How to Survive Deleting a Character From Your Story #Writer #AmWriting

Writing the death of a much-loved character can be demanding and can leave you inconsolable.

There is, however, another literary situation which can be just as challenging and it can cast a nasty gloom over your writing day – deleting a character from your story.

I am not talking about deleting a random minor character; someone who you created one day after too much coffee, inserted into the middle of your novel, just to beef it out (technical literary term) and then deleted them the following day after realising your stupidity. Sigh!

No – I am talking about when you make major changes to your draft and you decide to get rid of a key character. They will be a fictional person who has been with you since the start of your story and someone who you have history with. The awful thing is that you know a change like this needs to happen and..dare you say it..your story will be better without them.

This situation can play havoc with your emotions as you have to ERASE this fictional character from your story and then act like they NEVER existed!

You don’t know about literary heart-break until you have experienced severing all ties with a fictional character.

So, if you are an emotional writer like me, you will find deleting an existing character tough going.

Here are some useful tips on how to survive this dark literary time:

  1. Once you have made the decision to delete them from memory don’t spend hours deliberating. If your gut is saying ‘delete them!’ – do it!
  2. Save a copy of your draft with them playing a part in your story. You may need this when you wake in the middle of the night, drenched in sweat, clutching your loved one and whispering “I shouldn’t have deleted [enter character name of choice]”.
  3. Perform your delete swiftly and humanely. They won’t feel a thing! Ask your ‘find’ button for some much-needed support with this.
  4. Prepare yourself in advance for a tough clean up operation post deletion. This will involve, what we in the trade like to call, some quick and dirty editing. Adjusting those scenes involving another character having a heated conversation with your now deleted character or where a character was in the middle of a romantic embrace with the one you have just cruelly deleted. The latter scenes are the hardest to mop up in this situation.
  5. Things will feel a bit different for a while after the deletion. You might feel a bit raw / needy for a few days. For noting: if your loved one is unsympathetic with you after a character death, don’t expect ANYTHING from them post a character deletion. The best you will get is an eye roll! You are on your own with this one.
  6. Tell yourself that your deleted character’s time will come again. Don’t dwell on the fact that you erased them from this story because they were dull / weak / surplus to requirements or replaced by a better looking character. Reassure yourself with a comforting phrase like square peg in a round hole!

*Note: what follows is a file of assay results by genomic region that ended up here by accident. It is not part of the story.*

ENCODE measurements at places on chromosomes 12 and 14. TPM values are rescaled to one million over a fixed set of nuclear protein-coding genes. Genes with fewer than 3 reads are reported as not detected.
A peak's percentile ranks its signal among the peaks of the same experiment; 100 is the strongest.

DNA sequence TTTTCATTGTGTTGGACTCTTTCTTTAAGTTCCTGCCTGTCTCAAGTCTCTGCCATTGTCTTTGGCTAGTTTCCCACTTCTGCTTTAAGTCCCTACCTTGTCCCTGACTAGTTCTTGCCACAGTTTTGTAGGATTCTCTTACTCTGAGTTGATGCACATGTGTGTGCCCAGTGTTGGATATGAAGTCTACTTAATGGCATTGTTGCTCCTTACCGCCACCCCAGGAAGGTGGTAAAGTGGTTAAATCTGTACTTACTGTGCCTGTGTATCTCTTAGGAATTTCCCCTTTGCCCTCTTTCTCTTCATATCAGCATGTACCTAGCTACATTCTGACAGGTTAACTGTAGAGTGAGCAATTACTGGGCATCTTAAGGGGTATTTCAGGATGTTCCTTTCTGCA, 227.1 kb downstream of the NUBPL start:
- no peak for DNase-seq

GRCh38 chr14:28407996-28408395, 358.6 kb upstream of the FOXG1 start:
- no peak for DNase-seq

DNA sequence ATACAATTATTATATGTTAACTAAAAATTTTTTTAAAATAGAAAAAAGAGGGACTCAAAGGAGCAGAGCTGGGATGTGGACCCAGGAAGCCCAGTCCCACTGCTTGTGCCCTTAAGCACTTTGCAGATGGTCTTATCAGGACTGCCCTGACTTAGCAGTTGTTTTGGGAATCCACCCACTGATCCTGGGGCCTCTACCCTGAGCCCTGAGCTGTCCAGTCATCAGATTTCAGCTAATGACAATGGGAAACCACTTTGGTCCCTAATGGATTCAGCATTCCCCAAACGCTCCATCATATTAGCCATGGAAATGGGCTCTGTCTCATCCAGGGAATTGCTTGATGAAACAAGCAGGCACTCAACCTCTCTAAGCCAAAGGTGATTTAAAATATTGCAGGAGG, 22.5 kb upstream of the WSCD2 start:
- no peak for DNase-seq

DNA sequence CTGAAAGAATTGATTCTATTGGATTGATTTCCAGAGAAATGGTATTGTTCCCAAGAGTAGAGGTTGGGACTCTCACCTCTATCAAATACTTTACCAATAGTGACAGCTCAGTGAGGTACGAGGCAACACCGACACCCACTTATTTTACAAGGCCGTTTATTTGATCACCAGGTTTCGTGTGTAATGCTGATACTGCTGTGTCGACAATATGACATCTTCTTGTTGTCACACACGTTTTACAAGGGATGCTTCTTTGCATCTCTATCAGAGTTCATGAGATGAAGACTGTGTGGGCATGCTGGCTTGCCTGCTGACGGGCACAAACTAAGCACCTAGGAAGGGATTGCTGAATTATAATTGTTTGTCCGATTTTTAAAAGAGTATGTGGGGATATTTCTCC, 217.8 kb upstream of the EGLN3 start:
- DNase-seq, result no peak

7. Prepare to hear your deleted character’s name in real life conversations after the deletion. Bite your bottom lip, steady yourself and go make yourself a nice sugary cup of tea.
  8. Talk your feelings through with a sympathetic writer friend.

Take it easy readers!

Have a great day!

Photo: Pixabay

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I am a blonde writer of romantic comedy fiction.

36 thoughts on “How to Survive Deleting a Character From Your Story #Writer #AmWriting

      1. I don’t even discuss ‘writer-motions’ with anyone here… they don’t understand!
        At least my daughter is gearing up to be a writer… but at 8, I may have a few years before I can discuss the ups and downs of literary creativity with her in any sensible way!!!

  1. I am trying to turn my book into a play and find one character completely redundant. He adds to the drama but needs a different setting. If it is on stage I just can’t give him room. Sorry, tall, dark and handsome! ( and wicked!)

  2. I put them in a file marked for laters! Then I can ressurect them for another story. But evenso there is a lump in my theoat and I sometimes just feel so guilty as if I leased out my child … other outsiders will never feel that pain… 😢😇

  3. I know, Lucy, and I haven’t even written a novel or longer situation where I felt the deletion was needed. I have a hard-enough time in short stories deleting some of my ‘darlings’ (that is, phrasings). I’m kind of the type of writer who I have a loose idea of where the story’s going, but sometimes the characters take me elsewhere. The ss I’m working on now, in fact! I actually made an outline of sorts for it, to keep up with and know the characters better, but I had to chop it down and it didn’t end up where I expected it to. Hopefully everyone’s able to ultimately ‘go with the flow’ when deleting a (key) character! 🙂

  4. No, just no!! Have some decency woman, just kill them in the story…. at least then we can mourn!! How cruel!!! I’m calling the cops on you as we speak, you shameless she-devil!!! 😛

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